In 1956, the Soviets held first place — briefly.
- By Craig Mellow
- Air & Space magazine, November 2013
(Page 4 of 6)
Tupolev also opted for round windows instead of the Comet’s square ones, eliminating the corners as pressure points. He built an enormous testing pool at TsAGI’s headquarters, outside Moscow, where jet mockups could be submerged to simulate atmospheric pressures. And he outfitted the -104 with avionics that Soviet aircraft hadn’t used before, such as radar.
By the late 1950s, Tupolev’s shop had burgeoned to about 10,000 employees and occupied a sprawling complex in the industrialized eastern part of Moscow; across the street from the design center was a factory for prototypes. This mass of humanity was efficient enough that the -104’s first test flight took place two months ahead of schedule, in June 1955.
By March 1956, Khrushchev was ready to use Tupolev’s creation to score an international PR victory. He ordered the -104 to fly to London carrying officials who were laying the groundwork for an East-West summit there. According to a Russian TV documentary, Khrushchev himself wanted to ride the little-tested jetliner into Heathrow, and Tupolev had to race to the impetuous leader’s dacha to talk him out of it.
For British aviation professionals still mourning the loss of the Comets, the -104’s arrival was a mini-Sputnik moment: an unsuspected Soviet technological advance falling from the sky, causing both admiration and anxiety. “The Russians are far ahead of us in the development of such aircraft and jet engines,” retired RAF Air Chief Marshal Philip Joubert de la Ferté told the BBC at the time. “Many in the West will have to change their views on the progress made by Soviet aircraft technology.”
Julia Tupolev’s interior for the -104 was a sensation in itself. Confounding stereotypes of Bolshevik austerity, it offered lavish comfort in the air. “The cabin fittings seemed to be from the 1930s Orient Express school of luxury,” with porcelain toilets and heavy curtains, a former ground staffer at Gatwick recalled decades later in an online enthusiasts’ forum. Pilot Vladimir Ushof remembers that the cabin was “in the style of Catherine the Great.” Within a year or two, economy conquered Mrs. Tupolev’s aesthetics, and the -104 was reconfigured with standard row seating for 70 passengers rather than the original 50.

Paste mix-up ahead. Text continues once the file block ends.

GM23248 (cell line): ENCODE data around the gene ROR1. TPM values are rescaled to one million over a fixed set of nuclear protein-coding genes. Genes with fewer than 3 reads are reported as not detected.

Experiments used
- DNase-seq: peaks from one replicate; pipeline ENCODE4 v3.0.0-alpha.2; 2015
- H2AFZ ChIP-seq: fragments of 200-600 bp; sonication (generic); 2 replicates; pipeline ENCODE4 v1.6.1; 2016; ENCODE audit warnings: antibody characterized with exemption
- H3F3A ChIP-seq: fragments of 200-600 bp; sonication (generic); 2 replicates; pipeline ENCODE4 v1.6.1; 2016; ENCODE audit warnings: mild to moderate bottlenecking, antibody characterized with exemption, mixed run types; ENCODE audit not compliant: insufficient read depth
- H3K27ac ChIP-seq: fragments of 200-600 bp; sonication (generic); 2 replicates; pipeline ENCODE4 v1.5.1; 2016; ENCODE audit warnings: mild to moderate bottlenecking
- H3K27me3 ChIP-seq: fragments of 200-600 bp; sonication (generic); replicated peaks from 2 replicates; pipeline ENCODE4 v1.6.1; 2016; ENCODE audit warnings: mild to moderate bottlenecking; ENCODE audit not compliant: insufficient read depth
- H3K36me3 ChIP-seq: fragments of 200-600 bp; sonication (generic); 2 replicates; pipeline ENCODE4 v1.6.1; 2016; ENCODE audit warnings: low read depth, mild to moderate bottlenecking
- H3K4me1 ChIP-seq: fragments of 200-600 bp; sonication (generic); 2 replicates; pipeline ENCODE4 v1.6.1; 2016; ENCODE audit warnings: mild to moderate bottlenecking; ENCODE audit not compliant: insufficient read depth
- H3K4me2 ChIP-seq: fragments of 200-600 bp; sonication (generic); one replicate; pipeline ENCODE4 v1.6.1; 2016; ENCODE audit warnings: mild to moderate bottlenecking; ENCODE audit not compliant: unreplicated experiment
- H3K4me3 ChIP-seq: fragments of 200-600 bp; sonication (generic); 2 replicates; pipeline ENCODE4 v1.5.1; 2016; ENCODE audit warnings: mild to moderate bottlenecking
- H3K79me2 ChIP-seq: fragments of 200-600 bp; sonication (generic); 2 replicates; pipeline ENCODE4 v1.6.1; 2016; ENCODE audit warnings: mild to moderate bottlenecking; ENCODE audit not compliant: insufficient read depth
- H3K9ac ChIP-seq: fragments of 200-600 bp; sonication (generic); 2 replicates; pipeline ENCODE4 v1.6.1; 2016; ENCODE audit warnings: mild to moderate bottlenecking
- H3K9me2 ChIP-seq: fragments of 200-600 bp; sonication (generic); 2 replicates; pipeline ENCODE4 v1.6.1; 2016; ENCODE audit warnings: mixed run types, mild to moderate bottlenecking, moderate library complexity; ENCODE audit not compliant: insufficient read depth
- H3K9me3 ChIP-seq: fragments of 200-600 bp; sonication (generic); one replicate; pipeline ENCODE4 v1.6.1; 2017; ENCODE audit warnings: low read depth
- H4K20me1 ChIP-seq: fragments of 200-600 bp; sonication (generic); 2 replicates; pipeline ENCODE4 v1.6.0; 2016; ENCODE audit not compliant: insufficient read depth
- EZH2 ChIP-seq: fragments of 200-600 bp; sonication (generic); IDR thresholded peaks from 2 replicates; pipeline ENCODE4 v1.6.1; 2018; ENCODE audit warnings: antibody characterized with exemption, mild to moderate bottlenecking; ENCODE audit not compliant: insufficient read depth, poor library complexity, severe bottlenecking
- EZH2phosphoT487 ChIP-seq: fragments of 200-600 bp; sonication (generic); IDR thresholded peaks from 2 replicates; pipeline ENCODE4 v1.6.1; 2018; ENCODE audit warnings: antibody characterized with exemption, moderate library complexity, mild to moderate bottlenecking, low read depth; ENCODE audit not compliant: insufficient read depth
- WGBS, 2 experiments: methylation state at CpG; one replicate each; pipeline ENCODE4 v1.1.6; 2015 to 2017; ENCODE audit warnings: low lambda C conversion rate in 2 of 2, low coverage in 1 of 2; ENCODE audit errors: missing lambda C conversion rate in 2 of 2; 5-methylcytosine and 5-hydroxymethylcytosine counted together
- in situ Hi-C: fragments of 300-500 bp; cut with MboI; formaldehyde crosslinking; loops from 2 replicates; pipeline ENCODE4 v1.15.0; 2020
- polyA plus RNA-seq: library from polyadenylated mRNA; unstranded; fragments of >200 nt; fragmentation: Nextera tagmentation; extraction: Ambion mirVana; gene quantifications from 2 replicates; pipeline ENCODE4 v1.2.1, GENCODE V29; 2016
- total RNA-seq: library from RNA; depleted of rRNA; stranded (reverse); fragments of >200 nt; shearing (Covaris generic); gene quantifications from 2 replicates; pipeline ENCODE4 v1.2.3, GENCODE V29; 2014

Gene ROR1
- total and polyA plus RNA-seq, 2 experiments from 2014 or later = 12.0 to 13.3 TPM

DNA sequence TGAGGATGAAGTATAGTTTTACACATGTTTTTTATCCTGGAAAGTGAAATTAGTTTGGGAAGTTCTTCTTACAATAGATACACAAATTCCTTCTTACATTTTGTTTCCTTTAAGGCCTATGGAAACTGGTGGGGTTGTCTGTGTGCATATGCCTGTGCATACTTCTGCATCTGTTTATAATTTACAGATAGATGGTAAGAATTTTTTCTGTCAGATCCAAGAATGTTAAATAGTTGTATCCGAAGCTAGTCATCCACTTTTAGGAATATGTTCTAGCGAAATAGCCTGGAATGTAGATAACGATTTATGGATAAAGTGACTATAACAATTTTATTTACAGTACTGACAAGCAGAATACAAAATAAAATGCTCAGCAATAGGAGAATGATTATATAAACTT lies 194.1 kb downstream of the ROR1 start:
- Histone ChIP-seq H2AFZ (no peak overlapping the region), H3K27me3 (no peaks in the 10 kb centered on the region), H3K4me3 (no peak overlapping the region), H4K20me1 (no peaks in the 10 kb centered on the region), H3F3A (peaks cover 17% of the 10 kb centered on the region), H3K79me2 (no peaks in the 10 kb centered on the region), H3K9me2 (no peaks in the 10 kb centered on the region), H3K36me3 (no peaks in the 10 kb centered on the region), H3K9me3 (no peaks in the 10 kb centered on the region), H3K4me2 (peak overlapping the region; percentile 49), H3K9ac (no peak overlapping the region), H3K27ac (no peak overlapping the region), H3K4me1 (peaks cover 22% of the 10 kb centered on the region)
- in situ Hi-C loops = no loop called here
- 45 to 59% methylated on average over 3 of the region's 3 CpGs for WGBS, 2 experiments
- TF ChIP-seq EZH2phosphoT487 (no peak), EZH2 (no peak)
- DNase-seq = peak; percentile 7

The aircraft’s triumphant reception could not mask trouble under the hood. Tupolev had not managed or bothered to control the fiery exhaust the hastily converted bomber emitted at takeoff. “Sheets of flame from the aircraft’s ‘wet start’ [starting a turbine engine with fuel already pooled in it] would cause a spectacular exodus of ground staff,” a former Gatwick employee recollected.
Back home in Russia, first-generation -104 pilots were doing their best to iron out other serious wrinkles before the airplane took on innocent members of the general public. For one thing, runways both inside and out of the Soviet Union were too short for the new jet, which took off at 186 mph, compared with an average of 124 mph for piston-engine aircraft. According to the -104’s specs, safe takeoff and landing required a 1.5-mile runway. When the airplane started flying, only one Soviet civilian airport, at Omsk in central Siberia, met the requirement. The tarmac at France’s Le Bourget, where the -104 was naturally sent to show off at the biannual Paris airshow, was 1.4 miles long. Amsterdam, an early commercial destination, offered just 1.1 miles.
Landing was further complicated by the -104’s absence of a reverse gear. If a pilot felt the brake was insufficient to halt the barreling 67-plus-ton craft, he could deploy two parachutes from the tail. This strategy held its own risks, though. “If you had a crosswind, the plane could start spinning like a weather vane,” Gorbachev recalls, adding an understatement: “This created certain complications.”